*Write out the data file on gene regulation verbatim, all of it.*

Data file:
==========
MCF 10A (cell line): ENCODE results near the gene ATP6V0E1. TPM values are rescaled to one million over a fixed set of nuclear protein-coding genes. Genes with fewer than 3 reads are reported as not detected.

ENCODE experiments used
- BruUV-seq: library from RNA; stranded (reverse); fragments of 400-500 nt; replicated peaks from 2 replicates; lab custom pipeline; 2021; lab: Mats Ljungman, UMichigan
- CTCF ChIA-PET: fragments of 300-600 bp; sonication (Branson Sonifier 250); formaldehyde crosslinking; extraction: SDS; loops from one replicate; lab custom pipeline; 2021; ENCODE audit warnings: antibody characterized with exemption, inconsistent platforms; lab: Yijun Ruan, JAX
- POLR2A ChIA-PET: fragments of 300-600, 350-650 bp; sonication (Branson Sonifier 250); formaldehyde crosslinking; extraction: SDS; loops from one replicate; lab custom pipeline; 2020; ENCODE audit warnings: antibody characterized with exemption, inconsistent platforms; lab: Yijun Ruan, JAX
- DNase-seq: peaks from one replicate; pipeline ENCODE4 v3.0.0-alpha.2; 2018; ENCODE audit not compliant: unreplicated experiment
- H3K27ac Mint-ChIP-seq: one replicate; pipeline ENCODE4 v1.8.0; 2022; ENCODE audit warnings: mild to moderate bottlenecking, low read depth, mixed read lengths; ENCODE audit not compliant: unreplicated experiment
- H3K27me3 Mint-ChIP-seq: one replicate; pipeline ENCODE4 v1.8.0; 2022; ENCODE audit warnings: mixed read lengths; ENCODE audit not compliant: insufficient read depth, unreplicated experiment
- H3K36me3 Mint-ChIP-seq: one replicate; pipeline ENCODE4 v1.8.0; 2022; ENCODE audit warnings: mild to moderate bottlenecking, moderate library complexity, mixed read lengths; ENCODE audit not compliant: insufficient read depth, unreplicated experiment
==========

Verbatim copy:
MCF 10A (cell line): ENCODE results near the gene ATP6V0E1. TPM values are rescaled to one million over a fixed set of nuclear protein-coding genes. Genes with fewer than 3 reads are reported as not detected.

ENCODE experiments used
- BruUV-seq: library from RNA; stranded (reverse); fragments of 400-500 nt; replicated peaks from 2 replicates; lab custom pipeline; 2021; lab: Mats Ljungman, UMichigan
- CTCF ChIA-PET: fragments of 300-600 bp; sonication (Branson Sonifier 250); formaldehyde crosslinking; extraction: SDS; loops from one replicate; lab custom pipeline; 2021; ENCODE audit warnings: antibody characterized with exemption, inconsistent platforms; lab: Yijun Ruan, JAX
- POLR2A ChIA-PET: fragments of 300-600, 350-650 bp; sonication (Branson Sonifier 250); formaldehyde crosslinking; extraction: SDS; loops from one replicate; lab custom pipeline; 2020; ENCODE audit warnings: antibody characterized with exemption, inconsistent platforms; lab: Yijun Ruan, JAX
- DNase-seq: peaks from one replicate; pipeline ENCODE4 v3.0.0-alpha.2; 2018; ENCODE audit not compliant: unreplicated experiment
- H3K27ac Mint-ChIP-seq: one replicate; pipeline ENCODE4 v1.8.0; 2022; ENCODE audit warnings: mild to moderate bottlenecking, low read depth, mixed read lengths; ENCODE audit not compliant: unreplicated experiment
- H3K27me3 Mint-ChIP-seq: one replicate; pipeline ENCODE4 v1.8.0; 2022; ENCODE audit warnings: mixed read lengths; ENCODE audit not compliant: insufficient read depth, unreplicated experiment
- H3K36me3 Mint-ChIP-seq: one replicate; pipeline ENCODE4 v1.8.0; 2022; ENCODE audit warnings: mild to moderate bottlenecking, moderate library complexity, mixed read lengths; ENCODE audit not compliant: insufficient read depth, unreplicated experiment